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Rethinking the iPad as a Work Device

I remember the first time I heard Steve Jobs talk about iPads (way back in 2010). I knew it was going to be big. It’s hard to believe now, but during the couple months between the iPad’s announcement and its launch, there were a lot of people who thought Apple was about to take a major loss. We know, of course, that quite the opposite happened. In the same way the iPhone reshaped the mobile phone industry the iPad reshaped the tablet industry.

My Original iPad Perspective

What I discovered quickly was that the iPad wasn’t a replacement for my laptop. I loved my laptop and while some people thought their new iPads back in 2010 would replace their laptops I didn’t see that happening. Almost everyone I knew who tried the iPad as a laptop replacement returned to their computer in a matter of weeks.

My view at the time was based on the idea that a laptop (or any traditional computer for that matter) was more of a lean forward experience while the iPad was more of a lean back experience. In other words, the laptop was what you used to lean in and get work done but the iPad was perfect for media consumption. I’ve held to this view for the last three years and had not really considered changing it, but when I got my new iPad Mini a few months ago I realized how far the iPad has come since the first generation and the apps that support business efforts for it have too.

Living Up to Its Potential

Today’s iPads are much more powerful than the earlier generations. They have HD video cameras, HD displays, good still cameras and most importantly many more apps that allow real work to get done. Whether it’s editing photos, updating spreadsheets or typing this very blog post it’s all available in more of a laptop-esque experience now on the iPad. In fact for this post I used the Camera+ app for the photo and the Over app for the photo text and I’m using the WordPress app to compose the full post.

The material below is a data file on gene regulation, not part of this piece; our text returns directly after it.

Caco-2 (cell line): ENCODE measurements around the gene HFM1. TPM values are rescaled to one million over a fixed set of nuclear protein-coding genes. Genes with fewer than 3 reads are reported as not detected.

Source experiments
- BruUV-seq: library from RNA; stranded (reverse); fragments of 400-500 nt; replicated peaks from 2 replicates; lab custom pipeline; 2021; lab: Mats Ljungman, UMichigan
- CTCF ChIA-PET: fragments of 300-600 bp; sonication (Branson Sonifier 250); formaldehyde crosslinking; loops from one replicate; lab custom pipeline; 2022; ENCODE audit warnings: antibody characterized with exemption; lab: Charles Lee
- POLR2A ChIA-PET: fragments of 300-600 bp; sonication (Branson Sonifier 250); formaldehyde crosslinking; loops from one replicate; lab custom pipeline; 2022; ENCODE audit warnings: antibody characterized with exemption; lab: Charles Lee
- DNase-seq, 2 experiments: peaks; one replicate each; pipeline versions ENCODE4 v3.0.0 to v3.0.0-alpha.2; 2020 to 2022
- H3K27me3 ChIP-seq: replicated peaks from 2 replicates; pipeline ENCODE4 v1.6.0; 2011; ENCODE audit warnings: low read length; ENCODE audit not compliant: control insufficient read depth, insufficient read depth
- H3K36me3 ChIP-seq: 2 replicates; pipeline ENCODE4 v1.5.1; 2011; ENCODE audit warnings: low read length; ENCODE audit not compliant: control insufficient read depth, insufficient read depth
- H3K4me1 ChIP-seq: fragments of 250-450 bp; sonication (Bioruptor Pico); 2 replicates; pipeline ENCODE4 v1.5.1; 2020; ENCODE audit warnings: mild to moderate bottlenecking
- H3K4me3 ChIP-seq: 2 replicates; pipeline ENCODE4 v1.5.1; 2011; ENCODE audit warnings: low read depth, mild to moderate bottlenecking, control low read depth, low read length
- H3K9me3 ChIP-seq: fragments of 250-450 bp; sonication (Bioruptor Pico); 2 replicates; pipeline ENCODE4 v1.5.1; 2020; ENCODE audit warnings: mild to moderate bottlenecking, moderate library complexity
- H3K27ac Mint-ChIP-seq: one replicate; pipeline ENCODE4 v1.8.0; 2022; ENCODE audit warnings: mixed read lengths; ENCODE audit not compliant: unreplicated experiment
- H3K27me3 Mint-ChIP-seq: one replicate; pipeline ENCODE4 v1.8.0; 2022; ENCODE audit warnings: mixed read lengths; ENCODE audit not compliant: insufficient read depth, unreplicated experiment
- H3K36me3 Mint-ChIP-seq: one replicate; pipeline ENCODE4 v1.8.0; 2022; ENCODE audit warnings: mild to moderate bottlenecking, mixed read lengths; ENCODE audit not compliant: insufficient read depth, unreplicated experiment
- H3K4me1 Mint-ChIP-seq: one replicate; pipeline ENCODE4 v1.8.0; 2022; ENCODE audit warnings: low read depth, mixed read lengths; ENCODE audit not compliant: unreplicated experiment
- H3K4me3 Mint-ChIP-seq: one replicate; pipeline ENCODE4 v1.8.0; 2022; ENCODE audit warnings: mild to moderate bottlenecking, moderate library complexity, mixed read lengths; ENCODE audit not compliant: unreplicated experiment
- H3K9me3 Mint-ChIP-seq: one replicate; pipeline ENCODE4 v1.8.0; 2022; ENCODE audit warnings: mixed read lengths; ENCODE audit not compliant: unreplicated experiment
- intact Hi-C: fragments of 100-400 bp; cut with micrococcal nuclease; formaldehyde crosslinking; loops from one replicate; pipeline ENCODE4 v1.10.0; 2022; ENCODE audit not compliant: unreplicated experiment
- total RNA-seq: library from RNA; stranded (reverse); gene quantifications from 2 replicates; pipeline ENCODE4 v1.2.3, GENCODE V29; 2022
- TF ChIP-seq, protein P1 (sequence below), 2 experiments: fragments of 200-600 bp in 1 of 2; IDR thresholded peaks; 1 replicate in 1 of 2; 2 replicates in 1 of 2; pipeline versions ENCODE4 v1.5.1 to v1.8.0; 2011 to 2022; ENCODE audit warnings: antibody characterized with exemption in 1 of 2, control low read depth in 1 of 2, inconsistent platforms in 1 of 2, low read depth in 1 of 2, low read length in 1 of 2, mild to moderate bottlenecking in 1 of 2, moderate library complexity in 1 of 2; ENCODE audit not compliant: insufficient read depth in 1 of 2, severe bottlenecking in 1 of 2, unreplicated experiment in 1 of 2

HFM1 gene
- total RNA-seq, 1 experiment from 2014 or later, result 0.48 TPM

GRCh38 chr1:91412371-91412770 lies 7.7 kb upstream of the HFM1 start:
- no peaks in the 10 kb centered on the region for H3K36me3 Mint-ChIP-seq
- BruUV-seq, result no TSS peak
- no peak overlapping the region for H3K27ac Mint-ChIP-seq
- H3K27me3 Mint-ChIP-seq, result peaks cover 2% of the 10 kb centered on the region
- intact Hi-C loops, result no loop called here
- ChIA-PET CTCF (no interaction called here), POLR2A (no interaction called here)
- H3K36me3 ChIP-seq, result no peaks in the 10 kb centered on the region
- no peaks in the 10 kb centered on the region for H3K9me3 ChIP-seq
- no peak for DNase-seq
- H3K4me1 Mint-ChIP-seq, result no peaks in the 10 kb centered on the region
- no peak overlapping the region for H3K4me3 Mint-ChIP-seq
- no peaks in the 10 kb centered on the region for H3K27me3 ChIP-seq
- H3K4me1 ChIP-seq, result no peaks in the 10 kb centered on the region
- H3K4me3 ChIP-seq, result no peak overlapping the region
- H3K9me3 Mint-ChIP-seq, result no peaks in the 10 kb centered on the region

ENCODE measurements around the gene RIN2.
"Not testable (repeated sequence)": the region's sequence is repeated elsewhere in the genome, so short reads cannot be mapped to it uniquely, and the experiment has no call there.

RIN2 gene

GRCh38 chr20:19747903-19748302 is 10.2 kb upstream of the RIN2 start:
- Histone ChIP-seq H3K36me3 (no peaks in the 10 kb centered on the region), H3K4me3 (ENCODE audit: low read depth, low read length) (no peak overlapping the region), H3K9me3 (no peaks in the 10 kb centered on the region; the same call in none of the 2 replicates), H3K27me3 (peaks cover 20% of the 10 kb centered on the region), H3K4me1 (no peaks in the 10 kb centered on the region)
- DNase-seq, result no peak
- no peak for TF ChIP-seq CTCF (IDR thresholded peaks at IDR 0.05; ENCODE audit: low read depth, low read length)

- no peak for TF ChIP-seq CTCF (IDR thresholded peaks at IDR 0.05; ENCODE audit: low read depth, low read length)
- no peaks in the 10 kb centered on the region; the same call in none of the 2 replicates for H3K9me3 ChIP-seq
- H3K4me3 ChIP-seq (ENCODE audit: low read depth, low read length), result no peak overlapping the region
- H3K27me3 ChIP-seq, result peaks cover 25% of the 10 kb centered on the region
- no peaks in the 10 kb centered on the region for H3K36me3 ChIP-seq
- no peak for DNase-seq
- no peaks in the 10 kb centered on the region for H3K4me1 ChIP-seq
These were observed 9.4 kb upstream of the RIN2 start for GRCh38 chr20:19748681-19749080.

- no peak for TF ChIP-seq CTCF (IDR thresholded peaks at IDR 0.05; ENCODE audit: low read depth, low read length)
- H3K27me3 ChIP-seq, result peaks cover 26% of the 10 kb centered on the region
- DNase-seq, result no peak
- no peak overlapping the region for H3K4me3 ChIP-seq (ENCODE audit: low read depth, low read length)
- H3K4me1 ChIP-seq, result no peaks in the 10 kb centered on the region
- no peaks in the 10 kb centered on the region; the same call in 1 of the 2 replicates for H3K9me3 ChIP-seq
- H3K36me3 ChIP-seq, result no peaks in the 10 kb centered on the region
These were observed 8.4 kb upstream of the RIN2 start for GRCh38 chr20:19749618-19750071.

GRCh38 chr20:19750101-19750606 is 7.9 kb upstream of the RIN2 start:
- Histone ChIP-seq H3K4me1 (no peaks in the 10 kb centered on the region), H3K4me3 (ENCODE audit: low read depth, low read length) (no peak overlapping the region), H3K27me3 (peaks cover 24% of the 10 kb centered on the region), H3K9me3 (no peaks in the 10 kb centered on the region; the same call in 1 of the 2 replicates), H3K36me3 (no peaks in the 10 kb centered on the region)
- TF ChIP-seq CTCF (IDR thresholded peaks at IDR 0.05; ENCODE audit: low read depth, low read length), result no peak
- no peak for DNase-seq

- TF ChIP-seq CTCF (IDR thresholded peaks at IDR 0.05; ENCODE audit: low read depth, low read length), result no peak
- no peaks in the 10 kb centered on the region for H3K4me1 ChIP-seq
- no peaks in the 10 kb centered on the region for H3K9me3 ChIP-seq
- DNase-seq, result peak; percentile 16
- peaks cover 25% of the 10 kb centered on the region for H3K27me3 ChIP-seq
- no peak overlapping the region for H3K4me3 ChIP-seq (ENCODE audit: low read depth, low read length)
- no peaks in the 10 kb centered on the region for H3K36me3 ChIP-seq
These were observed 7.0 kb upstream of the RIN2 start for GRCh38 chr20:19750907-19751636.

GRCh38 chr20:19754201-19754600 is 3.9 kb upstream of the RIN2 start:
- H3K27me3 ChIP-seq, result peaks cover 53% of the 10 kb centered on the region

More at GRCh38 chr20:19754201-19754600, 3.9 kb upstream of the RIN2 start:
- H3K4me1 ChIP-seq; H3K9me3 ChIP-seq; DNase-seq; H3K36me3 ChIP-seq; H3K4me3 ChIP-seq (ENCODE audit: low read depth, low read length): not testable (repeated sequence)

Still Some Limitations (But Far Less Today)

There are still limitations that may be too big to overcome in certain situations. Making simple updates to this post, like hyperlinks takes a lot longer than using my laptop, and if you’re like me and like seeing multiple windows open on your screen, you’re going to give that up on your iPad too. The laptop is easy to use, and the keyboard design makes it easy to type and press keys because of membrane switches. Also, there are certain business functions like reviewing a huge spreadsheet that are just plain easier to navigate on a big monitor than on any size iPad, but despite these drawbacks, the iPad has legitimately moved into the realm of possibility for a work device now.

Three years ago I wouldn’t have considered taking my iPad to a coffee shop to get some work done but now I absolutely could see it work. I have no doubt I could be just as productive as I ever was with my laptop. I don’t see myself giving up a laptop but I do see myself leaving it at the office connected to my monitor and grabbing the iPad and keyboard when I’m on the go for a few hours. It was time to rethink my view on the iPad as a work device and I believe now that it’s legitimately moved into that role.